Government admits that regime for handling legally privileged communications is illegal
- Related Member(s):
- Hugh Tomlinson QC, Nick Armstrong, Tamara Jaber, Rachel Logan, Jonathan Glasson QC
- Related Practice Area(s):
- Media and Information Law
The Government has admitted that the intelligence agencies’ regime for handling legally privileged communications is illegal. This admission has been made in an ongoing legal claim brought by Amnesty International and rendition victim Abdel Hakim Belhaj. It is claimed that legally privileged communications may have been unlawfully intercepted and been used to provide the Government with an advantage in court. The Investigatory Powers Tribunal has recently ruled that safeguards applied by agencies to intercept material must be sufficiently public in order to satisfy the ECHR.
The Government has now conceded that policies applied by the agencies since 2010 have not met the requirements of the ECHR, specifically Article 8, which protects the right to privacy, and are, as a result, illegal. The Government has said that it will work with the Interception Commissioner in the forthcoming weeks to review their policies and procedures. Despite conceding that the regime for intercepting legally privileged communications had not been in accordance with human rights legislation, the Government have asserted that that fact had not prejudiced or resulted in an abuse of process in any civil or criminal proceedings.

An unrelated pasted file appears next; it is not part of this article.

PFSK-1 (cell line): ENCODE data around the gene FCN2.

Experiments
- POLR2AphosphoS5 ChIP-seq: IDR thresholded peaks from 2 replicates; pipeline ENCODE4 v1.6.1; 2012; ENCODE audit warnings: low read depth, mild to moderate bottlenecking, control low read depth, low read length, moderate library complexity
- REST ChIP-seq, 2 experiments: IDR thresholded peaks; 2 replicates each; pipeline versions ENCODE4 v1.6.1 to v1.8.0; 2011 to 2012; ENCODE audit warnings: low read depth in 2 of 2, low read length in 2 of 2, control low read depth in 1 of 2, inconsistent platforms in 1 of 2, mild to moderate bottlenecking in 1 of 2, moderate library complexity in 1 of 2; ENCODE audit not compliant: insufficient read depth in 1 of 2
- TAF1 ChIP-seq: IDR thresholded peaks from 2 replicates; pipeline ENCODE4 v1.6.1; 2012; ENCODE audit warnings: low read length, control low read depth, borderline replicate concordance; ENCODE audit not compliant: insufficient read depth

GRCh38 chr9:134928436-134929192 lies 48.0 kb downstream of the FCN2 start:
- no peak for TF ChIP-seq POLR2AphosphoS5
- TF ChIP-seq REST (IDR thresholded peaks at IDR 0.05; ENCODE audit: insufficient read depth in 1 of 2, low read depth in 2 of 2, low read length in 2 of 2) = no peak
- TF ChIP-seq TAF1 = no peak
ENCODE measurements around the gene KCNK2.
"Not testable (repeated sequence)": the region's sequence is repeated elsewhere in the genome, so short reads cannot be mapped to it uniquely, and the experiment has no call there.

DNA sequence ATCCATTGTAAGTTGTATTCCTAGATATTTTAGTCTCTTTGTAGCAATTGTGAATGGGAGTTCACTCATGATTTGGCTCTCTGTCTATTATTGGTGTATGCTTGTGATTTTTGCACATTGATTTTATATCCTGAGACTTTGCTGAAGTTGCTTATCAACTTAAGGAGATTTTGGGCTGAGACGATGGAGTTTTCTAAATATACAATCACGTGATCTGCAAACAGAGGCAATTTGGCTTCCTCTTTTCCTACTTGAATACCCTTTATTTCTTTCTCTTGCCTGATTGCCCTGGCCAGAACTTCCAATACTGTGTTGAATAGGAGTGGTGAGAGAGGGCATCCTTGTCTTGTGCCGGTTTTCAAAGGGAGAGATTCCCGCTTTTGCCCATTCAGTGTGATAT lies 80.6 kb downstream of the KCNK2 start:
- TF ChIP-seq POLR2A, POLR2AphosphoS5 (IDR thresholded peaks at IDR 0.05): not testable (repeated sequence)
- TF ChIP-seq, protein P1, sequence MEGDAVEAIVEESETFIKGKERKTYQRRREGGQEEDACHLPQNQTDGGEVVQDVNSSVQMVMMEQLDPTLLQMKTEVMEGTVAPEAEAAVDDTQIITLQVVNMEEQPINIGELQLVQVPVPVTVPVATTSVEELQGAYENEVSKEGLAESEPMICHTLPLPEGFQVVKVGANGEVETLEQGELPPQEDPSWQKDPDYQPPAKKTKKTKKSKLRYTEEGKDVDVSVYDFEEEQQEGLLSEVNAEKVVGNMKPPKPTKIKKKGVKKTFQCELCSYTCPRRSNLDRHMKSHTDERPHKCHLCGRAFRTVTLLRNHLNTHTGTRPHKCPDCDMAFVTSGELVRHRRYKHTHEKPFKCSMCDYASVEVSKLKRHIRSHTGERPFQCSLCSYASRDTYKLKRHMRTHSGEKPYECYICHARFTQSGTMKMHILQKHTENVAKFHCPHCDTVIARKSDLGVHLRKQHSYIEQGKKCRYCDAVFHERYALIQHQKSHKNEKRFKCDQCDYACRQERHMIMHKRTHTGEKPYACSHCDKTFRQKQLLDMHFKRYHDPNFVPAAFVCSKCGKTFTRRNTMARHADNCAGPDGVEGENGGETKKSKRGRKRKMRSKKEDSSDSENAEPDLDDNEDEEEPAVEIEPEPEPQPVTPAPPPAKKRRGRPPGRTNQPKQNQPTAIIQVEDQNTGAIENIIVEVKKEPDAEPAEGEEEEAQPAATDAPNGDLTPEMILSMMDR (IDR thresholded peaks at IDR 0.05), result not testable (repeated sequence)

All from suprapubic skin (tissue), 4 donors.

Hugh Tomlinson QC, Nick Armstrong and Tamara Jaber are acting for Amnesty in this case. Rachel Logan is leading the Amnesty legal team. Jonathan Glasson QC is acting as Counsel to the tribunal.